On Tuesday, the social media company reported first quarter results that topped analysts' expectations. A revenue increase of 39% landed nearly ten percentage points above consensus, an impressive feat. Adjusted net loss per share of $0.10 looked less concerning than previously expected, as non-GAAP EBITDA margin of -38% surpassed management's own forecast of -51% at the mid-point of the guidance range shared in early February.
Although shares jumped in after-hours earnings on Tuesday, the gains turned to losses later in the day, possibly on concerns about when the company would eventually become profitable. Shares of Snap were down 4.8% to 11.42 on Wednesday, but are still up more than 108% year to date.
Strong Operating Metrics, Improved Margins
For the quarter, Snap posted impressive ARPU (average revenue per user) growth of 39% to $1.68. This is perhaps the most meaningful trend driving revenues up, considering that the company's average daily active user count has remained virtually flat for the past several quarters.
Snap Inc.'s initiatives to boost user engagement and provide advertising partners with better ROI opportunities seem to be bearing fruit. The Discover platform has been gaining momentum and allowing clients access to an increasing mobile audience in the U.S. The launch of Snap Games and the newly-introduced augmented reality features also appear to be key driving forces supporting ad revenue growth.
Considering the gains of scale, it is not surprising that margins have continued to trend positively in the first quarter. Cost of revenue declined by 22 points on a percentage-of-revenues basis, more than doubling adjusted gross margin year-over-year to 39%.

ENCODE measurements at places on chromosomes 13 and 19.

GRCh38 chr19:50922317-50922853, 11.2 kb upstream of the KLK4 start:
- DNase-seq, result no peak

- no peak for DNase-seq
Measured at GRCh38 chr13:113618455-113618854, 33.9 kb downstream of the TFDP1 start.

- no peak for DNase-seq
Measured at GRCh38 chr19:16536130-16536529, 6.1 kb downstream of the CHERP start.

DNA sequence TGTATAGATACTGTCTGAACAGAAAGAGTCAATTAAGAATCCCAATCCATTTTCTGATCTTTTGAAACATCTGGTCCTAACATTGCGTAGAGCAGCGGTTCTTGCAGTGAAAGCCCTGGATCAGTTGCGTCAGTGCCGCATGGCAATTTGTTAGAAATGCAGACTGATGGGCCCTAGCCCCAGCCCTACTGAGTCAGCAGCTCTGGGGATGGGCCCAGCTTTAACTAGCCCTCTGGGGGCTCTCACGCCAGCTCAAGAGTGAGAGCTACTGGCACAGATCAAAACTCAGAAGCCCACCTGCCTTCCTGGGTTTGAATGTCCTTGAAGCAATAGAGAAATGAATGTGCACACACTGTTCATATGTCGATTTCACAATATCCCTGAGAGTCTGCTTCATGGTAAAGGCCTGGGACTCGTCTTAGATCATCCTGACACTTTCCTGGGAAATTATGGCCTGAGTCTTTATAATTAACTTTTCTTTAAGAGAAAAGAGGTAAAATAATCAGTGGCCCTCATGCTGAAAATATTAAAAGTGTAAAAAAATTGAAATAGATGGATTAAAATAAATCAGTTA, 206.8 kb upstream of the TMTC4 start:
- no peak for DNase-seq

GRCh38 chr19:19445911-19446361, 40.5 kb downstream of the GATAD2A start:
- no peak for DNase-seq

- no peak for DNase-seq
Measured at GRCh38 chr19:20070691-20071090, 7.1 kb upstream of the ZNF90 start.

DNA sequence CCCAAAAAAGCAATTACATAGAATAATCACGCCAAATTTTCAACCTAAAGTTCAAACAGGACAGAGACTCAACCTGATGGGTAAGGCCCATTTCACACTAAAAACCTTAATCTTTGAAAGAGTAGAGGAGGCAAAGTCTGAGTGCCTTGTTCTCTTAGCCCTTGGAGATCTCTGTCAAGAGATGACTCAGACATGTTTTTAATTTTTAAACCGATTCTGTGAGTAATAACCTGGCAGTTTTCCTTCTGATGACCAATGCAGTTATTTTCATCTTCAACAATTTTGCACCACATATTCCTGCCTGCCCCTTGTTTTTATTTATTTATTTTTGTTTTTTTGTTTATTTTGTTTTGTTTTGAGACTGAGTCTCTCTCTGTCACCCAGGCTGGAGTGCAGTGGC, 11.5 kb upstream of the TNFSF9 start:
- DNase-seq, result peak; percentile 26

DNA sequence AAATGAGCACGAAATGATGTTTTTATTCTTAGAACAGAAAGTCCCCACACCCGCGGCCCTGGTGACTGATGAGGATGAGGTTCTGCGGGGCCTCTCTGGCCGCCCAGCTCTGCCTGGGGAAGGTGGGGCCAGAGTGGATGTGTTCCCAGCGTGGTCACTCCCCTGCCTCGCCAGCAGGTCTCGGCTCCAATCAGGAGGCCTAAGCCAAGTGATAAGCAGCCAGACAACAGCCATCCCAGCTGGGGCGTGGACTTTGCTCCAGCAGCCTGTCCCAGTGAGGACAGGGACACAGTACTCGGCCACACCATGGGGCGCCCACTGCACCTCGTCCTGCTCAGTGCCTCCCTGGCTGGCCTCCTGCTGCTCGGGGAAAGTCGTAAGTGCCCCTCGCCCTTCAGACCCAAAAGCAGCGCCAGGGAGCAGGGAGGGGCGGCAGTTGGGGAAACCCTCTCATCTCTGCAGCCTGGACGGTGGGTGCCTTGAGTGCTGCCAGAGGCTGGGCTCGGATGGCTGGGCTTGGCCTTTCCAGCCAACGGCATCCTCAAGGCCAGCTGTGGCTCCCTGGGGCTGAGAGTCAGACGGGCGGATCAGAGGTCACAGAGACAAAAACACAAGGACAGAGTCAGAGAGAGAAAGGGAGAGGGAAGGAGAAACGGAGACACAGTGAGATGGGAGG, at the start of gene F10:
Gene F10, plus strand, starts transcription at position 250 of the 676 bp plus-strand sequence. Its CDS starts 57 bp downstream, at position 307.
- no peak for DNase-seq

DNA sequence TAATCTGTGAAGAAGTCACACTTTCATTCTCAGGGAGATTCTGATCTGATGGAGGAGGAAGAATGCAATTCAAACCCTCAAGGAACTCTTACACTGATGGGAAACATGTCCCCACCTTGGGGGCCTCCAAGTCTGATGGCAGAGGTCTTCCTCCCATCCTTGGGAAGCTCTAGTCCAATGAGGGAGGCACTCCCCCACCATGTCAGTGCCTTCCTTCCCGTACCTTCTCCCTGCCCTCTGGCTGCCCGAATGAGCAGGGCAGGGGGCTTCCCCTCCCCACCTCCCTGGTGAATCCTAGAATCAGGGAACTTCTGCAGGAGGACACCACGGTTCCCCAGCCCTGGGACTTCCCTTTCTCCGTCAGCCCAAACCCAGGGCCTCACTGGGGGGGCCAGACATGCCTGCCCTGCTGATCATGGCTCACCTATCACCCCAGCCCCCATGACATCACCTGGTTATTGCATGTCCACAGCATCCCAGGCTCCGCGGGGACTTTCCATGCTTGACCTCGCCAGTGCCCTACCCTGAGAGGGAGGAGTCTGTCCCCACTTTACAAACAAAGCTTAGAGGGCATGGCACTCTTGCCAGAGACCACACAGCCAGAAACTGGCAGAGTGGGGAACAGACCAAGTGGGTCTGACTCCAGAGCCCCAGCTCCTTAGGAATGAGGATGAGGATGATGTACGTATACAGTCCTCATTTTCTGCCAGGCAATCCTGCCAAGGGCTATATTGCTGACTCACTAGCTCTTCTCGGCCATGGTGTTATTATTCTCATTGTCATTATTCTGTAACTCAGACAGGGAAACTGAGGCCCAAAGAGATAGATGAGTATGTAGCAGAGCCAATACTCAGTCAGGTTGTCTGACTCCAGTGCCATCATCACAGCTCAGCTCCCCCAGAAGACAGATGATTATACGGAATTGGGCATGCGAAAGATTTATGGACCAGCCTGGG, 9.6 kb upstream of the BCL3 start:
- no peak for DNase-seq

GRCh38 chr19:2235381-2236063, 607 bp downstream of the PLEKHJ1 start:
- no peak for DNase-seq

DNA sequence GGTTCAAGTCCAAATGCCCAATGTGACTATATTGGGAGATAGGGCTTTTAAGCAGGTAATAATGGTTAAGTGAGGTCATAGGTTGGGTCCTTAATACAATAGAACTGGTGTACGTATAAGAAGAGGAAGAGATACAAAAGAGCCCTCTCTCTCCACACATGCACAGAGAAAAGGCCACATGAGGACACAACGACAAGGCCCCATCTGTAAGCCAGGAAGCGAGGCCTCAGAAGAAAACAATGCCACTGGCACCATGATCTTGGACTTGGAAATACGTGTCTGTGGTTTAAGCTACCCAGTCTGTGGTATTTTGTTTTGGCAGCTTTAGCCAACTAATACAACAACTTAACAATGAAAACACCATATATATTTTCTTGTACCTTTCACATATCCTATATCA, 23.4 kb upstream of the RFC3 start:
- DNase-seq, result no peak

Management should also be commended for keeping a lid on operating expenses, which were down 4% excluding share-based compensation, providing some evidence that Snap might just be able to grow its top line without sacrificing profits as much as it has in the past.
Despite The Positives, Investment Is Speculative
Given the skepticism that Snap faced in the months that followed its celebrated 2017 IPO, Tuesday's earnings results looked encouraging enough to justify near-term bullishness on the stock. But despite all the positives, Snap still has a long road ahead to prove that an investment in the stock makes sense at current levels.
Snap's first quarter top-line increase has been enabled primarily by the doubling of ad impressions over year-ago levels. In the past, peer Facebook (FB) - Get Facebook, Inc. Class A Report proved that the strategy can only go so far before ad fatigue puts a dampen on monetization opportunities. Although Snap is far from reaching maturity, the company needs a long runway to push revenues to levels that could justify its fairly rich $16 billion market cap.
In addition, the company's expansion efforts are likely to cause growing pains. As the management team discussed in the earnings call, operating leverage could suffer in the foreseeable future from increased investments in infrastructure and marketing, suggesting that margin improvement might not follow a linear path. It is worth noting that Snap is still far from being a net profitable company, while free cash flow has remained well into negative territory.
Snap investors do have good reasons to celebrate the latest quarterly results. But betting on the stock of a young company that has yet to prove itself a viable, profitable business is not without substantial risks. Investors looking to play the social media space more conservatively might first want to consider Facebook, still the undisputed leader in the space, or Twitter (TWTR) - Get Twitter, Inc. Report , following the company's robust first quarter performance.
The author has no positions in any stocks mentioned in this article.